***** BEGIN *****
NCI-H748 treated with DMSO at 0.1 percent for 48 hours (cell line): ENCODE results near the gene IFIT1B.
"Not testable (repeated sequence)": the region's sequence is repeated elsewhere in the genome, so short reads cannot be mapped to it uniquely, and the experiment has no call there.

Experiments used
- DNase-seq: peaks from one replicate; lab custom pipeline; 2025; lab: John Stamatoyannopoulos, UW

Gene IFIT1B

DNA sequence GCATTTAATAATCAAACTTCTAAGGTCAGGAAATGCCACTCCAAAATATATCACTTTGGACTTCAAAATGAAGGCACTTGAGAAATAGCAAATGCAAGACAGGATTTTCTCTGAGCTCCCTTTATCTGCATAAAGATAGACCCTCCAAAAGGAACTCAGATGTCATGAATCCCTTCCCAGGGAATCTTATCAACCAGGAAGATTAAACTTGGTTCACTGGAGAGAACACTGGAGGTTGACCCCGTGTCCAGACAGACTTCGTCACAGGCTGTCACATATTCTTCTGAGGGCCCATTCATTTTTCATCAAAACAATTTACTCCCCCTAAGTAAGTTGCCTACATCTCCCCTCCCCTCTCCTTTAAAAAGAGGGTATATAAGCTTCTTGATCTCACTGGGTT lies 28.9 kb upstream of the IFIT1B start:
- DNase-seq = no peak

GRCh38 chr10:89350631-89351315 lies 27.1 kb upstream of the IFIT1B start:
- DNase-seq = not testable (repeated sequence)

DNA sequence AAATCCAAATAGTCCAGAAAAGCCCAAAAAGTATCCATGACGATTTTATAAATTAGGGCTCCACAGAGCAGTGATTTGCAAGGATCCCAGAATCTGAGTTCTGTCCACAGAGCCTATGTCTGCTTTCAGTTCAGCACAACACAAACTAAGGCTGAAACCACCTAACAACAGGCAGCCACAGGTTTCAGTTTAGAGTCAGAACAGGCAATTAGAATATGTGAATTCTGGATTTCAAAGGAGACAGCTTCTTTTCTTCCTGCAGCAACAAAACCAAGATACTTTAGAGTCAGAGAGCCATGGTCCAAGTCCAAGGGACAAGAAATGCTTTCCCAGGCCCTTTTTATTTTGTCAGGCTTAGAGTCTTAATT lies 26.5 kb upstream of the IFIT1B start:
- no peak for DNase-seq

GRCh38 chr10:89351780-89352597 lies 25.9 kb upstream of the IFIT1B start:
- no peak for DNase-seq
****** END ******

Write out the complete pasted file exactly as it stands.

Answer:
NCI-H748 treated with DMSO at 0.1 percent for 48 hours (cell line): ENCODE results near the gene IFIT1B.
"Not testable (repeated sequence)": the region's sequence is repeated elsewhere in the genome, so short reads cannot be mapped to it uniquely, and the experiment has no call there.

Experiments used
- DNase-seq: peaks from one replicate; lab custom pipeline; 2025; lab: John Stamatoyannopoulos, UW

Gene IFIT1B

DNA sequence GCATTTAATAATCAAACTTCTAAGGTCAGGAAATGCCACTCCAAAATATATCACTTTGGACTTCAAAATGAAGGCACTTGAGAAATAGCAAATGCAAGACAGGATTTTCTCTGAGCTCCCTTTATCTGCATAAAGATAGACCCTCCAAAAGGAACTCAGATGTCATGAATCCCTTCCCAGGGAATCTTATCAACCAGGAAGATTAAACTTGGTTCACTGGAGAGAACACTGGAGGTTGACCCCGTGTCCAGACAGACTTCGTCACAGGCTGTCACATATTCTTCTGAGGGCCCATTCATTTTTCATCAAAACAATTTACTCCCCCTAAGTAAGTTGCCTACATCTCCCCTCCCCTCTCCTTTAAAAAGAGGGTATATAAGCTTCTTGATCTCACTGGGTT lies 28.9 kb upstream of the IFIT1B start:
- DNase-seq = no peak

GRCh38 chr10:89350631-89351315 lies 27.1 kb upstream of the IFIT1B start:
- DNase-seq = not testable (repeated sequence)

DNA sequence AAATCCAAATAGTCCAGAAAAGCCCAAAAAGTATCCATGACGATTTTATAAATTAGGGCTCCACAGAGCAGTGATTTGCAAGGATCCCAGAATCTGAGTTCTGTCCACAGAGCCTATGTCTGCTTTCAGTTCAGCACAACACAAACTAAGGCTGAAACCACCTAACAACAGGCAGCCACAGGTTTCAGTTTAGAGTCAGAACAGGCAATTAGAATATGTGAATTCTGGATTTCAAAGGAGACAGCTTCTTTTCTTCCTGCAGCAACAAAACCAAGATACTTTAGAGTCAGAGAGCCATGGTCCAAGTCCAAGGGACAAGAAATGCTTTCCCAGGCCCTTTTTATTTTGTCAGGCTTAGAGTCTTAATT lies 26.5 kb upstream of the IFIT1B start:
- no peak for DNase-seq

GRCh38 chr10:89351780-89352597 lies 25.9 kb upstream of the IFIT1B start:
- no peak for DNase-seq